What is Standing

 

November 29, 2022

One thought I’ve had is that something has to be done to expand the concept of standing in the courts.  The voting booth won’t do what needs to be done if what is being done is Constitutionally unlawful.  The court of last resort is, literally, the court.

In law, standing or locus standi is a condition that a party seeking a legal remedy must show they have, by demonstrating to the court, sufficient connection to and harm from the law or action challenged to support that party’s participation in the case.  Now what in the hell can this mean?

In our system equal protection means everyone is affected by actions of the government both good and bad.  A citizen cannot bring an  action in federal court, for example, for an illegal tax law merely because the tax law applies to them  if the citizen has not been charged with violation the law.  Why is that?  I don’t know.

A law unconstitutional on its face is not enforceable and should be struck down.  But they are not being struck down and you cannot take the issue to court until it is enforced against you.  You will be told that you have no recourse and you must resolve the matter with the person who has been elected to represent you.  True we don’t have a democracy but have a representative form of government.  What if he blows you off?  Too bad chump.  What if a person is elected with the help of illegal or corrupt elections.  Trump won that election and now he is condemned for complaining and Fox News is throwing him under the bus.  And at the heart of it all is Lack of Standing, a requirement not mentioned in the Constitution as far as I know.

Below is a more detailed of discussion:

The Case or Controversy Clause of the U.S. Constitution, located in Art. III, Section 2, Clause 1, does not mention the word “standing.” Despite this, it is the basis for many important court decisions addressing standing.

One of the first Supreme Court decisions to address standing in this manner was Fairchild v. Hughes, 258 U.S. 126 (1922). The plaintiff in that case sought to challenge the District of Columbia’s ratification of the Nineteenth Amendment, which prohibited the government from denying anyone the right to vote based on their gender. At the time that plaintiff sued, the amendment had not yet been ratified. The court ruled unanimously against the plaintiff, holding that individuals did not have a general right to sue to invalidate a statute or other legislative act. Since the plaintiff’s ultimate goal was to challenge the Nineteenth Amendment itself, his lawsuit was not a “case” that a federal court could hear.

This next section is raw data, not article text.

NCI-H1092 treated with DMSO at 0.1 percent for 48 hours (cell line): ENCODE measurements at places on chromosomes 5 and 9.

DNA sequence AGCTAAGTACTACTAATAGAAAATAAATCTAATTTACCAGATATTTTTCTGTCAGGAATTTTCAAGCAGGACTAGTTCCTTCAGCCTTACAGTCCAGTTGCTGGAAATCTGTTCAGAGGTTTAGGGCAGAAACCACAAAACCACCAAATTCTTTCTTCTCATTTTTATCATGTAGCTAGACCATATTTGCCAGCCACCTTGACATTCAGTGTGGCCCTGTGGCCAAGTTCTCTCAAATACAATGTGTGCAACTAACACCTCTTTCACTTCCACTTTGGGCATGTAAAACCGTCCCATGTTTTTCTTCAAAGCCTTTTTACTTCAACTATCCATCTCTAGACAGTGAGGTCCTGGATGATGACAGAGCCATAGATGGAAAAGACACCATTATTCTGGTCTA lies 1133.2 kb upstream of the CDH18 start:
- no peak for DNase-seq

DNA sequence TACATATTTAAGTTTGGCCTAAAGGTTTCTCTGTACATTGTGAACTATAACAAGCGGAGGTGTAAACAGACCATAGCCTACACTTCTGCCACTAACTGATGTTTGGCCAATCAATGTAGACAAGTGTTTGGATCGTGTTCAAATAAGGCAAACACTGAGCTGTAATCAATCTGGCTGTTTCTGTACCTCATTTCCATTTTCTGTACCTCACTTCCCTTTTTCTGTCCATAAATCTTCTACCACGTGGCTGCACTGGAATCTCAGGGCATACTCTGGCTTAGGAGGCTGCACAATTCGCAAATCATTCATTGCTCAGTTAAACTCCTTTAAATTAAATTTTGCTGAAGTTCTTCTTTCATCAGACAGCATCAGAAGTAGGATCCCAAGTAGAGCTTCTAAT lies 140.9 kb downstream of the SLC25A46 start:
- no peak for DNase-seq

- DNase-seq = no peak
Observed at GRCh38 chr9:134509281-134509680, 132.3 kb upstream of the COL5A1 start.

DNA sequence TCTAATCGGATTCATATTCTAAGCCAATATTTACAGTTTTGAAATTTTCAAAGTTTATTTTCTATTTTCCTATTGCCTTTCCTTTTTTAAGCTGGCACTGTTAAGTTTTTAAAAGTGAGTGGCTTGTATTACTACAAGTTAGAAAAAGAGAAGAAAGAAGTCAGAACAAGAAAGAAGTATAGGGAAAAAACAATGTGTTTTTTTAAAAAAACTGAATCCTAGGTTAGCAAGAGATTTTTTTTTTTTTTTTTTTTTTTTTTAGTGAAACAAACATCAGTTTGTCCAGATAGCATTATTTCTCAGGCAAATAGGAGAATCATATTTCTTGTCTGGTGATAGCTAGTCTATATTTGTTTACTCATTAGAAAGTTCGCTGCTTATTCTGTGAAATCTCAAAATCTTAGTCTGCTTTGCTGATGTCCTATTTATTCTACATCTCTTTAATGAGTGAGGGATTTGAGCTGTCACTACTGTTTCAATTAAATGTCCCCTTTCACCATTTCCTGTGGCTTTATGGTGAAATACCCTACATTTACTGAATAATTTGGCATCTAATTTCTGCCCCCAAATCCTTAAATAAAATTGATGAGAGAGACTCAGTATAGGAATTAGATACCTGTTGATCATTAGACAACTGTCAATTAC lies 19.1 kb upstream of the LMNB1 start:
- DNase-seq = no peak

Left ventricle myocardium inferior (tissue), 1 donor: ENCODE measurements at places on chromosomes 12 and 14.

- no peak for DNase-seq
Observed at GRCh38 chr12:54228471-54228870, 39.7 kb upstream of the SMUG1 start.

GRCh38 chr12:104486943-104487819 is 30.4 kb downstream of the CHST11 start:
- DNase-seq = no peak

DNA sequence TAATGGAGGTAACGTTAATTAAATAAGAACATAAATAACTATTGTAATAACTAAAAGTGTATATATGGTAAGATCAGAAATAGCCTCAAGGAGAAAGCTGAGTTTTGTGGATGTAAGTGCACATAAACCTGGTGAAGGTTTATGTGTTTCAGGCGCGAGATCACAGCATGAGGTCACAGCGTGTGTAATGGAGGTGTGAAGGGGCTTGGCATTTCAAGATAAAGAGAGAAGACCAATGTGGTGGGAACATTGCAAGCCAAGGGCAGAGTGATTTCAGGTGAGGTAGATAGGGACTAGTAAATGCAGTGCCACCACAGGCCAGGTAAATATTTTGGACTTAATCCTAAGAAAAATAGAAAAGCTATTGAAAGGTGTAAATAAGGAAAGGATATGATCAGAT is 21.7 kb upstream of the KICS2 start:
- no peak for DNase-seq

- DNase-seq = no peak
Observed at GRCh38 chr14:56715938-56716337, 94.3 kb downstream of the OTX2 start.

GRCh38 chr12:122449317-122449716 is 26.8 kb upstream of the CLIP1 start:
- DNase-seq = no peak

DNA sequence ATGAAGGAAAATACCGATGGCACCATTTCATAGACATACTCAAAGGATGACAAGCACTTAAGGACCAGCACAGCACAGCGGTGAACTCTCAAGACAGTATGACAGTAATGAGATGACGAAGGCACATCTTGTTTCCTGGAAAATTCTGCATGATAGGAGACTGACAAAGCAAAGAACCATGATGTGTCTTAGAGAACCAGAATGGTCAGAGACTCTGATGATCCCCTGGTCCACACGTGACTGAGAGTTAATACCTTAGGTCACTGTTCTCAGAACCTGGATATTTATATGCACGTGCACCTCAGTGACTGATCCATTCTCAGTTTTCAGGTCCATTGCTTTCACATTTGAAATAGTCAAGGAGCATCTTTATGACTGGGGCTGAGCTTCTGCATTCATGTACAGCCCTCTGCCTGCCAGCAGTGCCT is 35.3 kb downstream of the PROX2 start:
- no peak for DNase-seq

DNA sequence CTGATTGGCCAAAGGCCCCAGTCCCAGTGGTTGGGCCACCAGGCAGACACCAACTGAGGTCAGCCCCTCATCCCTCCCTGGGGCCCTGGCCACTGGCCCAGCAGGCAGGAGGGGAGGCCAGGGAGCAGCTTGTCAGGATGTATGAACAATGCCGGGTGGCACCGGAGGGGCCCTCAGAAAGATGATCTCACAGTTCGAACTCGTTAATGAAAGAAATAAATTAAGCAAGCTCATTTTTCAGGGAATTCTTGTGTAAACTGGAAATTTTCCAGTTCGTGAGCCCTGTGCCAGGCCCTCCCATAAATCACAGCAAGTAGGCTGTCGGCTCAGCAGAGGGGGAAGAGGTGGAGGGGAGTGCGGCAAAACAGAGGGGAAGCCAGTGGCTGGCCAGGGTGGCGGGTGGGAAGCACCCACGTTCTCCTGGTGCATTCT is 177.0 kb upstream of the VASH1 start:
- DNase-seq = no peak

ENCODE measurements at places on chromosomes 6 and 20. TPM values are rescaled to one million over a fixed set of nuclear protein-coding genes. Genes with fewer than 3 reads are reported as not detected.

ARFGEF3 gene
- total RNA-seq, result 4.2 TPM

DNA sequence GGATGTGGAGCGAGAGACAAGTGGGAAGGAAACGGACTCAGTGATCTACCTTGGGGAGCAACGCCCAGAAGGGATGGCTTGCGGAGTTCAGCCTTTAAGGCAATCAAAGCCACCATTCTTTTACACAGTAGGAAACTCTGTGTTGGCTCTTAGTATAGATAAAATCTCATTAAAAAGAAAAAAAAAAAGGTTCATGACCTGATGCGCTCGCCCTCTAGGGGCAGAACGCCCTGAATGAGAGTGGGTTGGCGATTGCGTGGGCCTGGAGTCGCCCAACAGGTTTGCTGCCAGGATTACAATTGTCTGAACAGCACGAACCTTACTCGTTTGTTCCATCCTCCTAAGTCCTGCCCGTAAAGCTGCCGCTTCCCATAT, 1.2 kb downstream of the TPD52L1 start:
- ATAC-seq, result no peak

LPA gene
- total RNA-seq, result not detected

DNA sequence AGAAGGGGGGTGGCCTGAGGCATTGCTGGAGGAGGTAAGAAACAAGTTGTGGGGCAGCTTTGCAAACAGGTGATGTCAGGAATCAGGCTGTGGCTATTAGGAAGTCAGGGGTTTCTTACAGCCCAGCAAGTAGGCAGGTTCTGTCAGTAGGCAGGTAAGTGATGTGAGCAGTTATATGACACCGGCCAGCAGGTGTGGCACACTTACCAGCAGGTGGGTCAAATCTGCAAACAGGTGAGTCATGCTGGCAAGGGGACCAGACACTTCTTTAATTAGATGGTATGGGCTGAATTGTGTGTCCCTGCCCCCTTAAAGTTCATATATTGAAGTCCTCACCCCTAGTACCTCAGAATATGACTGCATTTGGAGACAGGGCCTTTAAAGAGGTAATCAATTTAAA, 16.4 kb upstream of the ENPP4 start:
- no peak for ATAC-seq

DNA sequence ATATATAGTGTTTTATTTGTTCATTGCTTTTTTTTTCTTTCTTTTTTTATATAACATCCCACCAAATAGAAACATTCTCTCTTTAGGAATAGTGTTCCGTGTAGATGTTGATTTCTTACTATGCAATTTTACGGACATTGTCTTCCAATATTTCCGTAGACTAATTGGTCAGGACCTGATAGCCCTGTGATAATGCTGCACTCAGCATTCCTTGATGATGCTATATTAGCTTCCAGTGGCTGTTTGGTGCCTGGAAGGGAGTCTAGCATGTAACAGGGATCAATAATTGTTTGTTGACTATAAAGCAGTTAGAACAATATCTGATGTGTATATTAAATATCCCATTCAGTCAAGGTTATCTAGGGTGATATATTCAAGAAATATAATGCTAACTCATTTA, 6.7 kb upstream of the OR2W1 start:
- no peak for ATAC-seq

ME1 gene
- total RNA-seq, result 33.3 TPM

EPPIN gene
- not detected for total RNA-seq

In Massachusetts v. Mellon, 262 U.S. 447 (1923), the Supreme Court ruled against two plaintiffs who sought to challenge certain expenditures by the federal government. The plaintiffs alleged that the Tenth Amendment barred the expenditures in question, but they did not allege that the expenditures would cause them any specific or individualized harm. In ruling that the plaintiffs lacked standing, the court held that it had “no power per se to review and annul acts of Congress on the ground that they are unconstitutional.” Id. at 448. In order to make such a ruling, a plaintiff would need to show that they have “sustained or [are] immediately in danger of sustaining some direct injury” from the challenged law. Id.

Three Requirements for Article III Standing

The rules for Article III standing took their current form in Lujan v. Defenders of Wildlife, 504 U.S. 555 (1992). The case involved a challenge by an environmental organization to federal regulations issued under the Endangered Species Act. In ruling against the plaintiff, the Supreme Court identified a three-part test for establishing standing in federal court. A plaintiff has the burden of proving each element of the test.

1. Injury in Fact

A plaintiff must have suffered “an invasion of a legally protected interest” that meets two additional criteria: (1) it is “concrete and particularized”; and (2) it is “actual or imminent,” as opposed to “conjectural or hypothetical.” Lujan, 504 U.S. at 560. It does not need to be an economic injury, but it needs to be something that has directly affected the plaintiff.

2. Causation

The plaintiff’s injury must be “fairly traceable” to the conduct that is the subject of the lawsuit. Id. It cannot have resulted from actions by someone who is not a party to the lawsuit.

3. Likelihood of Redress

A decision in the plaintiff’s favor must be likely to provide an adequate remedy for the plaintiff’s injuries. The court specified that “redress[] by a favorable decision” must be “likely,” rather than “merely speculative.” Id. at 561.

Here’s another take on the matter.  I went out to an AI site and asked about standing and here is what they said:

“Standing to sue” refers to the legal requirement that a party must have a sufficient connection to a case in order to be able to bring a lawsuit in a federal court. In other words, a party must have a personal stake in the outcome of the case in order to have standing to sue.

To establish standing in federal court, a party must demonstrate three elements:

  1. Injury-in-fact: The party must have suffered or be likely to suffer an actual, concrete injury that is traceable to the conduct of the defendant.
  2. Causation: The injury must be caused by the defendant’s conduct, rather than by some other factor.
  3. Redressability: The injury must be capable of being redressed by a favorable court decision.

If a party can establish these three elements, they will have standing to sue in federal court. Without standing, a court will not have jurisdiction to hear the case.

That’s pretty much what Lujan v. Defenders of Wildlife, 504 U.S. 555 (1992) said.

 

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